Even if you're an experienced driver, the thought of hiring a car and driving abroad can be a bit scary.
Things change. The side of the road you drive on, how you negotiate roundabouts, and even where you're sat in the car; it's no wonder some people are apprehensive before they set off. However, there's no need to be nervous; here are some hints and tips which will ensure you're confident behind the wheel.
Research the country you'll be driving in; don't assume one European country follows the same rules as all the others.
For example, when driving in France:
- You must carry a spare set of light bulbs, an advance warning triangle and a reflective jacket
- You should carry a breathalyser
- You must not use a device that can detect speed cameras; if your satellite navigation system is able to do this, you must disable it
Here is some general advice for driving abroad:
- Sometimes tourists become more relaxed while on holiday; this is great, but you should drive with the same amount of care and diligence as you would in the UK. Even if everyone else's styles are more 'relaxed', don't be tempted to copy them
- Abide by road signs and signals. Make sure you know what the road signs mean: some will be different from those you’ll see in the UK
- Drive cautiously. Expect the unexpected; you won't be familiar with these roads
- Even if it's not a legal requirement, you and your family should always wear a seatbelt
- No road rage, even if it's a boiling hot day! Be polite and respectful to other drivers
- Make sure you can see out of the back window and do not overload your vehicle with luggage. Your bags may make your vehicle heavier than usual, so allow more time and distance for braking
- Speed limits are often faster than in the UK, so cars may approach faster than you are used to
- Never, ever drink and drive - not only is it dangerous and stupid, but some countries may have a lower alcohol limits than the UK or a zero tolerance for alcohol when you're behind the wheel
- If you are involved in an accident while abroad you need to contact your insurer immediately and take any photos of the damage to your vehicle. The local police may need to be called
- You should have a GB sticker clearly visible on the back of your car if your number plate doesn't include this information.
Most countries drive on the right hand side of the road, so stay aware at roundabouts and crossings. Always give way to the left at roundabouts and drive around roundabouts anti-clockwise.
Speed limits may change; speeds are measured in km/h, not mph, so make sure you're not accidentally speeding.
Use extra caution when it comes to pedestrian crossings; in some countries, drivers should always give way to pedestrians, while in others, it is up to the driver whether or not to give way.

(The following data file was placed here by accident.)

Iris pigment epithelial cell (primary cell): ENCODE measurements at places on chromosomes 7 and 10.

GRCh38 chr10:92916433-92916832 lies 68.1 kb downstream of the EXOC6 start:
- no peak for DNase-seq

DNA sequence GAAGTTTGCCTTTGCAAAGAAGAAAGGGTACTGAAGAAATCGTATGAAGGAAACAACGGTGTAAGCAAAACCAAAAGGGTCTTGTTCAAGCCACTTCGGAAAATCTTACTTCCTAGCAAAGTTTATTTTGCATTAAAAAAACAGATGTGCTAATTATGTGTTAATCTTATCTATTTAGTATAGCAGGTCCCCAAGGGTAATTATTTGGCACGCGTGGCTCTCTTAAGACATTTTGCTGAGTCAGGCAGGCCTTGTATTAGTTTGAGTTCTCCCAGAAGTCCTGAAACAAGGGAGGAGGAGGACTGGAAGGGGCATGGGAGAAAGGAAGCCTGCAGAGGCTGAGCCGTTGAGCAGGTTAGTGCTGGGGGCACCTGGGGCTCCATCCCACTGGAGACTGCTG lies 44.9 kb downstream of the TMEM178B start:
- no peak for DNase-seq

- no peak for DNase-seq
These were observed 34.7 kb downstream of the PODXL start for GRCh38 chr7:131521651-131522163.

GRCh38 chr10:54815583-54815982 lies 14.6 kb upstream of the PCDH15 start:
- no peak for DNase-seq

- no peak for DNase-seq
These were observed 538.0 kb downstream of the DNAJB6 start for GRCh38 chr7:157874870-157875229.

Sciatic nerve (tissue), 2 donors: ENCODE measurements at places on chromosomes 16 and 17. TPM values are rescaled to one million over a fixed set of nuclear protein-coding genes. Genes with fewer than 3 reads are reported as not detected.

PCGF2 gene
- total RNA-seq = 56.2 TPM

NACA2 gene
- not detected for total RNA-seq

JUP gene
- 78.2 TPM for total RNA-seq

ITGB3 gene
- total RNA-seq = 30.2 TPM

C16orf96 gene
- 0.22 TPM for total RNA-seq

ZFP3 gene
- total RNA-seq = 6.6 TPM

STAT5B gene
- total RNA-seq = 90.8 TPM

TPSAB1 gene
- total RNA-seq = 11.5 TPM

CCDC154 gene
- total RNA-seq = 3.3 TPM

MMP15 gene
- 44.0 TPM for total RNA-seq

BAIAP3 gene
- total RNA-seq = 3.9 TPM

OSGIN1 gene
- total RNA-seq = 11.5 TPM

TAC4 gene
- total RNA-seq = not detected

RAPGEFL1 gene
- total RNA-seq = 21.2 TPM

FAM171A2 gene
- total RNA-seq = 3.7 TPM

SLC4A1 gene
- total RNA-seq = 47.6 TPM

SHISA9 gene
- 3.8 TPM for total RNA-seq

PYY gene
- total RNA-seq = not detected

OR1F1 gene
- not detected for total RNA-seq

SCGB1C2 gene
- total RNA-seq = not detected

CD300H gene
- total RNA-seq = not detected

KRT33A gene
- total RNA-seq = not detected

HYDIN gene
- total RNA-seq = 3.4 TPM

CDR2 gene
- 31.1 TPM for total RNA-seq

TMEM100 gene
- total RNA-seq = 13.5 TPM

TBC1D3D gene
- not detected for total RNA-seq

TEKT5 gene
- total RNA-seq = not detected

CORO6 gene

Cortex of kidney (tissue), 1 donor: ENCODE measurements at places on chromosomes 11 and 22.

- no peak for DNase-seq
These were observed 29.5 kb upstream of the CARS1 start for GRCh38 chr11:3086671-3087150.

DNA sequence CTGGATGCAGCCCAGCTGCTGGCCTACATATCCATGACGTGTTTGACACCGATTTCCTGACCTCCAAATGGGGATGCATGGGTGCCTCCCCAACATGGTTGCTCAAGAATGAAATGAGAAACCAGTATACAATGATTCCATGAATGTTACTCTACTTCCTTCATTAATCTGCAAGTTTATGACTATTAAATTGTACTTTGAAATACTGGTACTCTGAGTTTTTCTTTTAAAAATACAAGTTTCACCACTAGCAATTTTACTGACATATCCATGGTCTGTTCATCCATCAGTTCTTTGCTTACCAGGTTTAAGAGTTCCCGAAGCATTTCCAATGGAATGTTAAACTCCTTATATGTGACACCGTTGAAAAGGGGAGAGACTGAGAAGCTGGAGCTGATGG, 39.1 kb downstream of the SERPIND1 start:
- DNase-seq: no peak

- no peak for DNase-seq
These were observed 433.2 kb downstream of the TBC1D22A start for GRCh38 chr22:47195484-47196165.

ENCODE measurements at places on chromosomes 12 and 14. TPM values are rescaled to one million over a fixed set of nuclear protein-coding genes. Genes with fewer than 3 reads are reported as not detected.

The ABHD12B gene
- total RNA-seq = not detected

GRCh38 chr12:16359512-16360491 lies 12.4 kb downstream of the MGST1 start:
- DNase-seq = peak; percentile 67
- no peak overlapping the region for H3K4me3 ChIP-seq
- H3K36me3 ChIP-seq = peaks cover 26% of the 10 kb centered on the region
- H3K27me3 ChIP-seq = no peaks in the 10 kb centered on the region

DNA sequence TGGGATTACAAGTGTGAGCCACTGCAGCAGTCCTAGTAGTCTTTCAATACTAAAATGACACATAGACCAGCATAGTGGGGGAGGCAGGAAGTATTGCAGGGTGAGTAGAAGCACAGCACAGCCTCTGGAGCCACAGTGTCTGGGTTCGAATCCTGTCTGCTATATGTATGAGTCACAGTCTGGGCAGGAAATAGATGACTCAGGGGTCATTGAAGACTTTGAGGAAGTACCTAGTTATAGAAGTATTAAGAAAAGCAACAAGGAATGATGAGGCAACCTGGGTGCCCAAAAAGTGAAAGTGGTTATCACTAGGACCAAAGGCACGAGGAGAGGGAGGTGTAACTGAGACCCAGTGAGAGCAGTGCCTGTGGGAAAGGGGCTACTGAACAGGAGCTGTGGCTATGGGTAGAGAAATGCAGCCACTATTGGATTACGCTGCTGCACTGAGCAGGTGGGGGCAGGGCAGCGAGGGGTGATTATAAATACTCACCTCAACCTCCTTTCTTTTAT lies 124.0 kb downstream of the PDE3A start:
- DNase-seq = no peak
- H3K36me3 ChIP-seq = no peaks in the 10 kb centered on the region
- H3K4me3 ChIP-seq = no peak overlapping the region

Never leave your car parked in a place where you don't feel safe returning to, especially if you're driving solo. Make sure it's well-lit, and near to houses/busy areas. Don't for get that an area that seems OK in daylight may be less safe once the sun's gone down.
Only park in locations where it is legal to do so. Most countries abroad will clearly mark where you can and cannot park.
Your driving licence
You're allowed to drive abroad in European countries with your Great Britain driving licence; however, in some non-EU countries you may need an International Driving Permit. Gov.uk also has information on driving inside and outside the EU.
Getting to grips with a hire car
Only hire a car from a company you know and trust, and remember that insurance is key. You may be offered a range of different additional insurance options which you can add to your rental at an additional fee. Our advice? Don't be cheap; always pay that little bit more to make sure you're covered for every eventuality. Make sure your insurance covers breakdown recovery and any possible medical expenses.
When you hire a car abroad you are usually asked to provide both the card driving license and the paper counterpart. You should carry these documents with you when you drive so that you have them ready if you are stopped by the police.
Taking your car abroad
If you’re taking your car abroad for 12 months or more, you’ll need to tell the DVLA. This guide also tells you what you’ll need to do if you’re taking your car abroadfor a long time, but less than a year.
Motoring organisations such as the AA and the RAC provide advice on driving rules in European countries and other countries.
Driving your own car abroad can be cost-effective, as you'll save on hire car fees and you'll avoid costly flights. However, when you drive your own car abroad, you'll need to make a few adjustments.
You may need to alter your vehicle to comply with different countries' driving requirements. For example, you need headlight deflectors in France and snow tyres in the winter in Germany - also, you may be required by law to carry your driving licence, car insurance documents, GB sticker, passport and V5 log book with you in your car.
Image credit: Flickr, with thanks to William Warby